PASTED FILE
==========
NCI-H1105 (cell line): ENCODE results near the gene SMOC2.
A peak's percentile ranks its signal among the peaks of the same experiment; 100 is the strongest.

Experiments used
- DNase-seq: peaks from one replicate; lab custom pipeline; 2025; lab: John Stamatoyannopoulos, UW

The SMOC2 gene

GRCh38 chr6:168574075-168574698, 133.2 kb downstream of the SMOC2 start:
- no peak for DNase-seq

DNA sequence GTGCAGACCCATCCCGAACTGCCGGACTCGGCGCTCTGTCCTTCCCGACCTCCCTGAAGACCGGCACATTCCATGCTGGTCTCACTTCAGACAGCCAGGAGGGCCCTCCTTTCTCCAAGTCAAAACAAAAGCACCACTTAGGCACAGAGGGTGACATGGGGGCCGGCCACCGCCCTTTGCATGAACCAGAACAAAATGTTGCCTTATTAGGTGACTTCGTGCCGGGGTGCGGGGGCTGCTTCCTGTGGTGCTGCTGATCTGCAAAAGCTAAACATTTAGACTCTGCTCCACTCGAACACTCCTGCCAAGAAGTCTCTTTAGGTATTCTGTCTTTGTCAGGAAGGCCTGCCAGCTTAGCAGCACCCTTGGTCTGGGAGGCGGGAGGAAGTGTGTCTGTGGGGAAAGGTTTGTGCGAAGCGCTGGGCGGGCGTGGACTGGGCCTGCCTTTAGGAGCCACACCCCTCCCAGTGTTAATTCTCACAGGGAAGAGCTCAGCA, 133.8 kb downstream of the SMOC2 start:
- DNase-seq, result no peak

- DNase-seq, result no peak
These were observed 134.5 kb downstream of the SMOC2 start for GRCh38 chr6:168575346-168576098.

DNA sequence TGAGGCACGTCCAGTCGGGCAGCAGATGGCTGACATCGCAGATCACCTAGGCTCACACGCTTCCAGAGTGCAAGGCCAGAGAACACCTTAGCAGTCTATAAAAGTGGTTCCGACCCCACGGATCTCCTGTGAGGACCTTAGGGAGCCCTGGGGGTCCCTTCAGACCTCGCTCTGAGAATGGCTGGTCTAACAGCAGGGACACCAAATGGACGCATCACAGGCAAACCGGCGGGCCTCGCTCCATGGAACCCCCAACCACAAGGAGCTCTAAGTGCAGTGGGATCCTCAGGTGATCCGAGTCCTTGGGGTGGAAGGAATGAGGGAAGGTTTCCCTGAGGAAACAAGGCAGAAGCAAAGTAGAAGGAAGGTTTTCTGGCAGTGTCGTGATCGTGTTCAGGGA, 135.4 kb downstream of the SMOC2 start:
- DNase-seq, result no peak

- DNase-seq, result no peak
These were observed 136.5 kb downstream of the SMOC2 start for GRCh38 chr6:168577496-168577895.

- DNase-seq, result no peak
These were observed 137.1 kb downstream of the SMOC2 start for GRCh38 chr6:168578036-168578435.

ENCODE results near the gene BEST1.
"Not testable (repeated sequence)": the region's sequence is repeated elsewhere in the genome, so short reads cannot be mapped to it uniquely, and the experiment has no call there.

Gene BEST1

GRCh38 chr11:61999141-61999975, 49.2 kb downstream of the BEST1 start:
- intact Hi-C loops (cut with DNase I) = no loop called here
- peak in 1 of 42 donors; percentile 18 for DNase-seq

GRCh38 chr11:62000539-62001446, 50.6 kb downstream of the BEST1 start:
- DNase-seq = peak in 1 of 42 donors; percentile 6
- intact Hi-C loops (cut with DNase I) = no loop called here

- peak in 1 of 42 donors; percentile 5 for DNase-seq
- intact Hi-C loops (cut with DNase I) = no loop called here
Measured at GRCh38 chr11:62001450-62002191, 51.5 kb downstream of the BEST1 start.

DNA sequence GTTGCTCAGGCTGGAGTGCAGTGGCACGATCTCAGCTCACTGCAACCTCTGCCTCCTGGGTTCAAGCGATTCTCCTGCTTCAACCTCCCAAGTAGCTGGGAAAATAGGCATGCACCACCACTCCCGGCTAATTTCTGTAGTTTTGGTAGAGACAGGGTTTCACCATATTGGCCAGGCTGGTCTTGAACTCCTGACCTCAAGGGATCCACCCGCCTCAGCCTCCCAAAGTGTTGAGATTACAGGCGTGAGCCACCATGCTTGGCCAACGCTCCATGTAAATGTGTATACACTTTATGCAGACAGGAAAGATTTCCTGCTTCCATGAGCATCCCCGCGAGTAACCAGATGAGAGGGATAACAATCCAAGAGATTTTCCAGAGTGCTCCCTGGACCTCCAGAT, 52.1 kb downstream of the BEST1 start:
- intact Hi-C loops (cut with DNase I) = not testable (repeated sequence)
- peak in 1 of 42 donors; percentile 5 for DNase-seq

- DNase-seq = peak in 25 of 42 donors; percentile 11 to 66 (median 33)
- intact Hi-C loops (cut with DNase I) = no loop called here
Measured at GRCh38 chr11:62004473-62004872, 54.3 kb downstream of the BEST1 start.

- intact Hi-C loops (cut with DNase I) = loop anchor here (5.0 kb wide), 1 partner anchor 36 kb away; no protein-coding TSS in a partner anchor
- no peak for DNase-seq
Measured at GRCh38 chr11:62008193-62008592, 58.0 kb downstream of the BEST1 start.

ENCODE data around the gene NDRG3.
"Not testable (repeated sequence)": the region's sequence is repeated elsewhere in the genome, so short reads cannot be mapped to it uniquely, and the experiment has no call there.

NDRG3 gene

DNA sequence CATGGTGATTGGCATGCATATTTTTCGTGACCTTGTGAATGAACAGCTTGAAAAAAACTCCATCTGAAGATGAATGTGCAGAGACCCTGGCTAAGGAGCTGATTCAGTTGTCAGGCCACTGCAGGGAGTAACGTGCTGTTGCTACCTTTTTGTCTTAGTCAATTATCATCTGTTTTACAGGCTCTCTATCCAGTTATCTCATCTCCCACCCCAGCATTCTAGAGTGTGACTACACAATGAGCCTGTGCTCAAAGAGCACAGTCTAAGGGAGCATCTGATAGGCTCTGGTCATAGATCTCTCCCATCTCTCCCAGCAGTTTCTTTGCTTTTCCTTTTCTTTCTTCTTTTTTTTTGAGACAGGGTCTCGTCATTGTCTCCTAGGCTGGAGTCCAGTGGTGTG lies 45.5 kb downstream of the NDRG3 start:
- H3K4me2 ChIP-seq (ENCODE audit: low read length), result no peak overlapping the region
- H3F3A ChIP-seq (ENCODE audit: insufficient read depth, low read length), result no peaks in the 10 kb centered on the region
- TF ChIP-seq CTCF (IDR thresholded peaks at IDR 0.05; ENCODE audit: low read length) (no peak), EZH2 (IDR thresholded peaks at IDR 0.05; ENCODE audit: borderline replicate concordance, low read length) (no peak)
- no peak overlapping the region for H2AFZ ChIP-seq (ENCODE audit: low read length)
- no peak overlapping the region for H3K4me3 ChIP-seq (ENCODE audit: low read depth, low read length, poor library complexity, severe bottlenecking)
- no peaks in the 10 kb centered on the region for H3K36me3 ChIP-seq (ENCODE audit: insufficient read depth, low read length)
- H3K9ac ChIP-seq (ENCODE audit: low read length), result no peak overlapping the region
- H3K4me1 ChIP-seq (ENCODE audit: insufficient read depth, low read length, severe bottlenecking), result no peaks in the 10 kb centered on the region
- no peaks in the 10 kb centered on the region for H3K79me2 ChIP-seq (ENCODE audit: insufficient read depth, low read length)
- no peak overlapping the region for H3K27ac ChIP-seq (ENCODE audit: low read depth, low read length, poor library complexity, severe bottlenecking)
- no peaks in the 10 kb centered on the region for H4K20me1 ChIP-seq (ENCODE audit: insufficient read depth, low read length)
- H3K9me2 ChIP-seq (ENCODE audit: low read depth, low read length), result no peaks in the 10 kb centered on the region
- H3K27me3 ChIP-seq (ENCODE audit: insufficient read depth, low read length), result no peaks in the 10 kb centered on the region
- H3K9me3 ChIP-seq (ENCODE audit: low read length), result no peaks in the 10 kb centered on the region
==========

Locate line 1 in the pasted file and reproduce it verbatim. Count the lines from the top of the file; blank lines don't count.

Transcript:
NCI-H1105 (cell line): ENCODE results near the gene SMOC2.